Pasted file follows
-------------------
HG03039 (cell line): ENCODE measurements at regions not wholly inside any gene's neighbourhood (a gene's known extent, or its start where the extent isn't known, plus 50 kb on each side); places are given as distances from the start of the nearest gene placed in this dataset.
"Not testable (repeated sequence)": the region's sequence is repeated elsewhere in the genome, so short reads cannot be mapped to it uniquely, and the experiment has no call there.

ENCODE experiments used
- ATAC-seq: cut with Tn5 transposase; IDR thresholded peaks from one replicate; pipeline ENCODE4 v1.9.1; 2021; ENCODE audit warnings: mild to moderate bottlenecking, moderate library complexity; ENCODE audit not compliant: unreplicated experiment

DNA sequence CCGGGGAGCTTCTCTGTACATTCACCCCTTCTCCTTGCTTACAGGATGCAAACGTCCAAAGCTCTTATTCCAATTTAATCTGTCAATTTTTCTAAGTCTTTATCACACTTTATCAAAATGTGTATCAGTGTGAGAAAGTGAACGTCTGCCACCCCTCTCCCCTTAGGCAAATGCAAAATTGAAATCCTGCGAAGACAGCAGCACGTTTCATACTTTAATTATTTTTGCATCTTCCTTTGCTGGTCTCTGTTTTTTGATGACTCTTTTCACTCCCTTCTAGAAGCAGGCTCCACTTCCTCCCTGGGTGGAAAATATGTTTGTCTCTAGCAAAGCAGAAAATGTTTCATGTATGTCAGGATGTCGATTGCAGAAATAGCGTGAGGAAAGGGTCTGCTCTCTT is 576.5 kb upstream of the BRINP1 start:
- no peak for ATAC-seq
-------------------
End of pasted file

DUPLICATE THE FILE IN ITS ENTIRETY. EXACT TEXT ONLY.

HG03039 (cell line): ENCODE measurements at regions not wholly inside any gene's neighbourhood (a gene's known extent, or its start where the extent isn't known, plus 50 kb on each side); places are given as distances from the start of the nearest gene placed in this dataset.
"Not testable (repeated sequence)": the region's sequence is repeated elsewhere in the genome, so short reads cannot be mapped to it uniquely, and the experiment has no call there.

ENCODE experiments used
- ATAC-seq: cut with Tn5 transposase; IDR thresholded peaks from one replicate; pipeline ENCODE4 v1.9.1; 2021; ENCODE audit warnings: mild to moderate bottlenecking, moderate library complexity; ENCODE audit not compliant: unreplicated experiment

DNA sequence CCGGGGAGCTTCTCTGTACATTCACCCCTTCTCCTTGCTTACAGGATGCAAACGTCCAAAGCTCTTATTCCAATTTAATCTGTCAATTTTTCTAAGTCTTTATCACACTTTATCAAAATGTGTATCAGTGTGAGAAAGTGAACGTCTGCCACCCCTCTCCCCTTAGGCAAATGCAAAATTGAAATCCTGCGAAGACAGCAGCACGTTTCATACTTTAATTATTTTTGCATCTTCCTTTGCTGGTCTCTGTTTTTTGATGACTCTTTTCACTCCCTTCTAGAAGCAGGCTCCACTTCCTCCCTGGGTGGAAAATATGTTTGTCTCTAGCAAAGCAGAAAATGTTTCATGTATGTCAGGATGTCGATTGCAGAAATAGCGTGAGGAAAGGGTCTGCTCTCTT is 576.5 kb upstream of the BRINP1 start:
- no peak for ATAC-seq